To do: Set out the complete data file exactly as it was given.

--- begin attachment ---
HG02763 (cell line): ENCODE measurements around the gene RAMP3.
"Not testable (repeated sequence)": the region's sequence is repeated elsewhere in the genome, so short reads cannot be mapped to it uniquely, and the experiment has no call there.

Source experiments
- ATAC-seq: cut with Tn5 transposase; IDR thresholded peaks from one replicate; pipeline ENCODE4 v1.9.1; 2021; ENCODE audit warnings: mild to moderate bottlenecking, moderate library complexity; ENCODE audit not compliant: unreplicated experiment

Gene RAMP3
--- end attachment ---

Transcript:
HG02763 (cell line): ENCODE measurements around the gene RAMP3.
"Not testable (repeated sequence)": the region's sequence is repeated elsewhere in the genome, so short reads cannot be mapped to it uniquely, and the experiment has no call there.

Source experiments
- ATAC-seq: cut with Tn5 transposase; IDR thresholded peaks from one replicate; pipeline ENCODE4 v1.9.1; 2021; ENCODE audit warnings: mild to moderate bottlenecking, moderate library complexity; ENCODE audit not compliant: unreplicated experiment

Gene RAMP3